Previous attempts at applying nonparametric approaches to the analysis of darkening and twitching IIF (e.g., comparison of the corresponding mean IIF temperatures, or comparison of the total incidence of IIF events by each mechanism) have been faulty, inasmuch as the confounding effects of competition between the two mechanisms have been neglected [5]. Because the two IIF mechanisms act on the same pool of unfrozen cells, a naïve analysis gives the appearance of correlation even between independent mechanisms, e.g., when the fraction of cells exhibiting twitching-type IIF increases, the fraction of cells exhibiting darkening-type IIF necessarily decreases, even if the two manifestations of IIF are caused by mechanistically independent processes. Past attempts at analysis have fallen prey to this paradox, by failing to account for the reduction of the pool of unfrozen cells due to competing IIF mechanisms [5,6].

The lack of appropriate nonparametric techniques for analysis of systems with multiple, competing IIF mechanisms is an obstacle to the understanding of IIF mechanisms in freezing of tissue and tissue engineered constructs. High-speed video cryomicroscopy techniques pioneered by our group have led to the discovery of several previously unknown mechanisms of IIF in tissue constructs [7,8]; however, these new IIF mechanisms are not amenable to parametric analysis, because the processes have yet to be fully elucidated and mathematically modeled. To make possible rigorous analysis of the measured kinetics associated with each of these putative IIF mechanisms, a new nonparametric method for estimating the rates of IIF caused by multiple, competing mechanisms is proposed here. This work summarizes the conventional approach for quantifying IIF kinetics, describes the proposed new technique for data analysis, and demonstrates that the two methods yield equivalent results when there is only one mechanism of IIF (or equivalently, when no attempt is made to distinguish among multiple mechanisms). A simulated experiment is used to demonstrate the advantages of the new algorithm over the conventional method of analyzing IIF kinetics when multiple mechanisms of IIF compete for the same pool of unfrozen cells. As a further illustration of the new analytical technique, our method is applied to experimental data from high-speed video microscopy studies of adherent bovine endothelial cells [7], demonstrating the estimation of kinetic data for independent competing mechanisms of IIF.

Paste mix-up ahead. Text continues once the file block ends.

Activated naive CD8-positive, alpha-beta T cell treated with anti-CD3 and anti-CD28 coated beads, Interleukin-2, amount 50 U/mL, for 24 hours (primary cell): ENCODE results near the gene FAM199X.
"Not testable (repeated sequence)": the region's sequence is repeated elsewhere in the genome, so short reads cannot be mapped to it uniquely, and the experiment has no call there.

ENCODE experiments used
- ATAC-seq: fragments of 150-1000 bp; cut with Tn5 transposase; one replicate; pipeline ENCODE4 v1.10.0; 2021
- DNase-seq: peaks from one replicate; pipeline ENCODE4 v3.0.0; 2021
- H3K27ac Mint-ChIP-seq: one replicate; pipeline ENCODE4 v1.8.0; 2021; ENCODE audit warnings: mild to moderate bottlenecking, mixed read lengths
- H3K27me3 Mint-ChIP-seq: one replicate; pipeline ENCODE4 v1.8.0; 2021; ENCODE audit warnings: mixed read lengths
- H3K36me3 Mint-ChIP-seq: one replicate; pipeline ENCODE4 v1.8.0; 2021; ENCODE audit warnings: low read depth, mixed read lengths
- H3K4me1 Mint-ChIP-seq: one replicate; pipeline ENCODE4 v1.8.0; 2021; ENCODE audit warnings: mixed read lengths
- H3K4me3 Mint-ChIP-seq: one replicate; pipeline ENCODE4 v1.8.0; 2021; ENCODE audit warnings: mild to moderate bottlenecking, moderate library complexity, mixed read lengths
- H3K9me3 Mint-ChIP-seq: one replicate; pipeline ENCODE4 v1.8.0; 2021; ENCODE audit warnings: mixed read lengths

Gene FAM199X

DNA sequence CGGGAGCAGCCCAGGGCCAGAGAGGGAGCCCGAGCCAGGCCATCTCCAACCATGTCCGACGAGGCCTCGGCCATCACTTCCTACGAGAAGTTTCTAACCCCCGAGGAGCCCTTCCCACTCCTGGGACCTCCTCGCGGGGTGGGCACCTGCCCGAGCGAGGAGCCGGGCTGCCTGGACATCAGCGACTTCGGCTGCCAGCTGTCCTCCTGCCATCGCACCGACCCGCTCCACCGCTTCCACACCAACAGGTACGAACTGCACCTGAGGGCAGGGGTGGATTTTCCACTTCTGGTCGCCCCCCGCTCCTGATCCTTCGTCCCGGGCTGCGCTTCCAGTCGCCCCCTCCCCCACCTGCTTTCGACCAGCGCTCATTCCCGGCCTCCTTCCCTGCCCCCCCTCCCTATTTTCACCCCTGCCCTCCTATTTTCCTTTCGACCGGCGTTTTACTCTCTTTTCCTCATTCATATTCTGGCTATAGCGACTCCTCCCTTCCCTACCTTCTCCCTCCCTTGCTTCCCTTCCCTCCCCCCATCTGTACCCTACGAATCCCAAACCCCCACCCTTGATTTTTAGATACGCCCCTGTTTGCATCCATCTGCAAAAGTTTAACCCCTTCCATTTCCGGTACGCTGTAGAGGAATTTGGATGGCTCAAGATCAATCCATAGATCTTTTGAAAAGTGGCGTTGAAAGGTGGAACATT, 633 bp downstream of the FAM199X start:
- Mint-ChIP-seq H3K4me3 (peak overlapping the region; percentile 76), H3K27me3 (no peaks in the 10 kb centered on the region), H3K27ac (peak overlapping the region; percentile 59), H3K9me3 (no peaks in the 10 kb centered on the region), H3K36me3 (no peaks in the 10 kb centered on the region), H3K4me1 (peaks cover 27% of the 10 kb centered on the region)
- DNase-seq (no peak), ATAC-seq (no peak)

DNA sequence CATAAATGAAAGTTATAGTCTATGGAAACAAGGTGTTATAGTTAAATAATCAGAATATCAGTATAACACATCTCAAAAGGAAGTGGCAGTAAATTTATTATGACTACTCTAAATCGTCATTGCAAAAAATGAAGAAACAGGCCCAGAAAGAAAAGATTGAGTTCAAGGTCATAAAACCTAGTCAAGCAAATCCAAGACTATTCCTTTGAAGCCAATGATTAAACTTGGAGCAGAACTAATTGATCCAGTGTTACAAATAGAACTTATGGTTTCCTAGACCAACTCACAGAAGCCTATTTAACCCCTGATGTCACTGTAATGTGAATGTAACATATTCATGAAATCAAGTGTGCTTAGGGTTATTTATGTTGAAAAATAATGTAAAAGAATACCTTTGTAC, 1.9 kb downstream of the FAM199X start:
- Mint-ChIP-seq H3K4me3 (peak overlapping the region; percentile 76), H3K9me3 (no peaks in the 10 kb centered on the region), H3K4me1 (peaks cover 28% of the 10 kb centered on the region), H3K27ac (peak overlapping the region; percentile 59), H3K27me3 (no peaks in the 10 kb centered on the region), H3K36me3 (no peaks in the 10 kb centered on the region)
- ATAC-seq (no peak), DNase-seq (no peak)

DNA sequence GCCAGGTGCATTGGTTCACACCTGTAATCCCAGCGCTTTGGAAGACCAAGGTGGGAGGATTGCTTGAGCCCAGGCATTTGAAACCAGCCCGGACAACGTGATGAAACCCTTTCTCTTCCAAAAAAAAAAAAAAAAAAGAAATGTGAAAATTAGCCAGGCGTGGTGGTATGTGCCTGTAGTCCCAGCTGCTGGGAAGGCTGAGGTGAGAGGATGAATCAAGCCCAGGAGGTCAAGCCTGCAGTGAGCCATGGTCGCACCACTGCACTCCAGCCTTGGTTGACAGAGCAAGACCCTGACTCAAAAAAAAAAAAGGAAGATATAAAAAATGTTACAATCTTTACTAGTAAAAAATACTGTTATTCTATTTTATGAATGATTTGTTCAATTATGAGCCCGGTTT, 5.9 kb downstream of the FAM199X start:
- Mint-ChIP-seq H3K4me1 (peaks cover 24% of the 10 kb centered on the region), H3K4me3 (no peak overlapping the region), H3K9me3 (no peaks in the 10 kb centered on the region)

## Conventional Method for Analysis of Intracellular Ice Formation Kinetics

*P*

_{IIF}) as a function of time elapsed (

*t*) or temperature (either may be used as the random variable when the cooling rate is nonzero, and conversion between time and temperature is straightforward if the experimental temperature profile is known); the conventional method of data analysis uses the following relationship to compute the cumulative IIF probability:

*N*(

_{u}*t*) represents the number of unfrozen cells remaining at time

*t*;

*N*, the initial value of

*N*(

_{u}*t*). The probability distribution obtained in Eq. (1) can be interpreted as a nonhomogeneous Poisson process, characterized by a time-dependent rate of IIF (

*J*

_{IIF}):

*J*

_{IIF}represents the composite arrival rate of IIF events:

*μ*is characterized by a rate $JIIF\mu (t)$. Furthermore, for purposes of model development, one can define the hypothetical cumulative probability distribution corresponding to a single mechanism

*μ*(representing the probability of IIF that would result if all other mechanisms were inhibited):

For example, when there are only two IIF mechanisms under consideration (e.g., SCN and VCN), Eq. (5) takes the familiar form $PIIF=PIIFSCN+(1\u2212PIIFSCN)PIIFVCN$ [2].

It is clear that if a parametric model of $JIIF\mu (t)$ is available for each mechanism of IIF, then the combination of Eqs. (2) and (3) can be fit to experimental data that have been transformed using Eq. (1). The resulting set of best-fit parameters can then be used with Eq. (4) to analyze or compare the IIF time (or temperature) distributions for the various mechanisms *μ*. However, as noted above, a parametric model cannot always be postulated a priori for every active IIF mechanism. In this case, as is evident from Eq. (5), it is in general not possible to solve for the individual probability distributions $PIIF\mu (t)$ from experimental data that have been reduced to a cumulative probability distribution *P*_{IIF}(*t*) using the conventional method described by Eq. (1). At best, one is sometimes able to directly measure the IIF kinetics associated with individual mechanisms by physically or chemically suppressing all competing mechanisms (e.g., using fast cooling rates, high solute concentrations, or restricted temperature ranges) [1,2]. It is possible to use Eqs. (1) and (5) to solve for at most one unknown probability distribution, if the IIF kinetics of all other mechanisms are known [3].